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Sam Rivers and the Rivbea Orchestra - Trilogy (Mosaic Select 38, 2011)

SOURCE: Published: 2011-08-21
Sam Rivers When composer and multi-instrumentalist Sam Rivers (bio in pdf) moved to Orlando, Florida in the early 1990's, he had no intention of retiring. Soon the cream of the crop of the Florida improvised music scene began to gravitate around Rivers and a big band playing his intricately progressive, yet accessible charts began to emerge. After a brief moment in the sun, recording two star-studded orchestral albums for RCA, Rivers began to concentrate on the Florida ensemble, documenting them on the self-released album Aurora, and now releasing this comprehensive three disc collection of original compositions and arrangements through the specialty label Mosaic Records. Rivers' large band writing is thoroughly modern and quite frequently explosive with intricate orchestral arrangements making way for powerful instrumental solos. Discs one and three (sub-titled Offering and Edge) were recorded live, and showcase a medium sized band as a powerhouse ensemble, playing with a muscular bravado and soloing with elan, the rhythm section plays with a funky depth, building power from the ground up and giving a firm foundations for the riffing horns and soloists to blast off from. Disc two (sub-titled Progeny) is a special very large version of the orchestra recording in the studio, playing with great depth and texture that that extra musicians supply. The arrangements are particularly lush, nearly Ellingtonian at times with Rivers sticking to tenor saxophone for the majority of his solos, as opposed to playing a lot of soprano saxophone on the live discs. There's a great quote from the liner notes (typically excellent, up to Mosaic's high standard) where Rivers says “I don't know how to explain it, but at 87, I have greater musical powers than I did when I did when I was 21." Listening to the power and sustained exuberance on this set you will certainly be inclined to agree. Sam Rivers and the Rivbea Orchestra—Trilogy: Mosaic Records.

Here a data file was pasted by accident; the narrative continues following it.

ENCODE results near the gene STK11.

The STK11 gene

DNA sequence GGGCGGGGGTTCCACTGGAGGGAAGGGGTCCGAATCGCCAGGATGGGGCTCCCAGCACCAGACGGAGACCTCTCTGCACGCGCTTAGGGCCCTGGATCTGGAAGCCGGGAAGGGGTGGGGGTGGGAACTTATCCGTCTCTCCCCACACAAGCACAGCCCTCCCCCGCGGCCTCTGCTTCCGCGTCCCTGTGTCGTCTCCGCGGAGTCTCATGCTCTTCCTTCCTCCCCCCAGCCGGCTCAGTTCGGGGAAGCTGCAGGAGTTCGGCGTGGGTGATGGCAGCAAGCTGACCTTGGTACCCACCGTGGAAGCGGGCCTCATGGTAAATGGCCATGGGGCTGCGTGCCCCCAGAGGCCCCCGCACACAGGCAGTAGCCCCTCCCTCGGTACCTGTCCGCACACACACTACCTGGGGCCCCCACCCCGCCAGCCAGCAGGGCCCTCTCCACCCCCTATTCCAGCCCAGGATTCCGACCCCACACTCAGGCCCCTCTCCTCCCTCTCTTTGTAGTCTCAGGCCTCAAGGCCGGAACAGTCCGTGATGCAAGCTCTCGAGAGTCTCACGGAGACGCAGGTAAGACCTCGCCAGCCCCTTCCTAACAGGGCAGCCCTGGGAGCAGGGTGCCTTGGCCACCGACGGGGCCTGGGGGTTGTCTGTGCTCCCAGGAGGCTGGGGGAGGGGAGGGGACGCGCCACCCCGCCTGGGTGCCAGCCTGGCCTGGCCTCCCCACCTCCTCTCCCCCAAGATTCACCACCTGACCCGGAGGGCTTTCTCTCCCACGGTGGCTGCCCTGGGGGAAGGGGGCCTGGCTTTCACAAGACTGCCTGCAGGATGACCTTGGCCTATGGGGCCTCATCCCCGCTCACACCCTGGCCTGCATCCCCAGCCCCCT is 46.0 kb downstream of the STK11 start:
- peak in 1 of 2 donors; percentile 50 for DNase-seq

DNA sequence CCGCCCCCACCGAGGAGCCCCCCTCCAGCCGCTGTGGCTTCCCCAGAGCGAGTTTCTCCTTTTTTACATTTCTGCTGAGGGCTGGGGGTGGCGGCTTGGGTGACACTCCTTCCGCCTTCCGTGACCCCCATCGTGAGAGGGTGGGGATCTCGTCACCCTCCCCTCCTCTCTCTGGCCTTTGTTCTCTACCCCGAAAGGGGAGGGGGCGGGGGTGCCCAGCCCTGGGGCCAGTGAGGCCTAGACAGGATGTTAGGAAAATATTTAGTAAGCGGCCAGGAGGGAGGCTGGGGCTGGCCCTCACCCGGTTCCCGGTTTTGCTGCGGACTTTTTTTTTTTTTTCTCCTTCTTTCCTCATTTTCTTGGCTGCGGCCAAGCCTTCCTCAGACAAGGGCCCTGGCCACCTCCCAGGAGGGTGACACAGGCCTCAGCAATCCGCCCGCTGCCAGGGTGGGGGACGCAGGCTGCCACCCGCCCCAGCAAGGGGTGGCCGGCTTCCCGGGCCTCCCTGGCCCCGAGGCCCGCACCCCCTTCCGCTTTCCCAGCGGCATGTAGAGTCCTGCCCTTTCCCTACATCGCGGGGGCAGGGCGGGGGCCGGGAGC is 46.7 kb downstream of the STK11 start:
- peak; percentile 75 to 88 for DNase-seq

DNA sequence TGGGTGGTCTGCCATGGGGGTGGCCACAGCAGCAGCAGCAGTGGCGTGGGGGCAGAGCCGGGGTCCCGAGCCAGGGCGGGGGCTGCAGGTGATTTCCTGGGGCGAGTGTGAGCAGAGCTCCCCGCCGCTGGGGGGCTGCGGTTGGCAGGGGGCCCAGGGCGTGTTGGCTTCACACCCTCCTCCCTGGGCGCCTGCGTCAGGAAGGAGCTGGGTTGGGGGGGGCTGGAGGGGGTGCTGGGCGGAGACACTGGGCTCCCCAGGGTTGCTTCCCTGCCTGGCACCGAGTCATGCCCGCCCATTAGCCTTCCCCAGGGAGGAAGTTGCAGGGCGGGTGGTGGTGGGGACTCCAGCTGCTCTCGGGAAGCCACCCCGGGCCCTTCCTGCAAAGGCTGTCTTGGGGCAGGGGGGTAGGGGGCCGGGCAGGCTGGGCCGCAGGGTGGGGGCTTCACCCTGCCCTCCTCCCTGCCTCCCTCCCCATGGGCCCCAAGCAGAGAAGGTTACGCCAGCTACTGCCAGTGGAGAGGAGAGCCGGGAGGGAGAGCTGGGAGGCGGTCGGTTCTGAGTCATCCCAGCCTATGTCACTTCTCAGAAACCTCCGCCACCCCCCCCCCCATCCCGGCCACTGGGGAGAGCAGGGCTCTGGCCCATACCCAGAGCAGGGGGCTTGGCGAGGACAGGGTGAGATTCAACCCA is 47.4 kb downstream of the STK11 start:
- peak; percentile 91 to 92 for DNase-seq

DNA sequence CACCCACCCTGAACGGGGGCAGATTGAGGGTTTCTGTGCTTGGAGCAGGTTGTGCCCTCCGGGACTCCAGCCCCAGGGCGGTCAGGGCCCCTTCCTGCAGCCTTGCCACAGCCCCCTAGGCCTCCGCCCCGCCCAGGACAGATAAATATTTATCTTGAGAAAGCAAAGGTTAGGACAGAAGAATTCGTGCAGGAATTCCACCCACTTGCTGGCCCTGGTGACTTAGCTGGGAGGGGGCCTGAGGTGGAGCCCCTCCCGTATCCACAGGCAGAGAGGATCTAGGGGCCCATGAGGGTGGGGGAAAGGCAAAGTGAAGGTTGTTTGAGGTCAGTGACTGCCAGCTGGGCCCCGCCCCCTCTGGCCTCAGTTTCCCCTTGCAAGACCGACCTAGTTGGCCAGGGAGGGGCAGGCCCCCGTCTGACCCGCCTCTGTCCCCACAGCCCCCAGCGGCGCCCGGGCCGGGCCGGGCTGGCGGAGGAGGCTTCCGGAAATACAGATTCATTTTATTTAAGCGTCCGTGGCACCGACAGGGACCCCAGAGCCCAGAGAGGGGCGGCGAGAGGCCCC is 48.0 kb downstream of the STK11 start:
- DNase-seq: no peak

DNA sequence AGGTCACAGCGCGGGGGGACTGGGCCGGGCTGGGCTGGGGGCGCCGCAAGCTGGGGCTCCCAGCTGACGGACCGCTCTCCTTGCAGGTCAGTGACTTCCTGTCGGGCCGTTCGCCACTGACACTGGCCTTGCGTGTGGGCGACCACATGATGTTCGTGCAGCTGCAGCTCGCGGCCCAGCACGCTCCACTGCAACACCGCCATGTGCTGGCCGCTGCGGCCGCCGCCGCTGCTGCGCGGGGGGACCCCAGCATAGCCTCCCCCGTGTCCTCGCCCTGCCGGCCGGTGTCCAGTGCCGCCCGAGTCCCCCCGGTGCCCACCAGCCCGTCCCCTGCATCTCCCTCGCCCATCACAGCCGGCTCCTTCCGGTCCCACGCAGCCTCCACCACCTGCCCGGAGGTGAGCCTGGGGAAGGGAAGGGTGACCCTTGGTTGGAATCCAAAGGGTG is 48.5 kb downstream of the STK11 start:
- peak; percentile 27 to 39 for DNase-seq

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This story appears courtesy of Music and More by Tim Niland.
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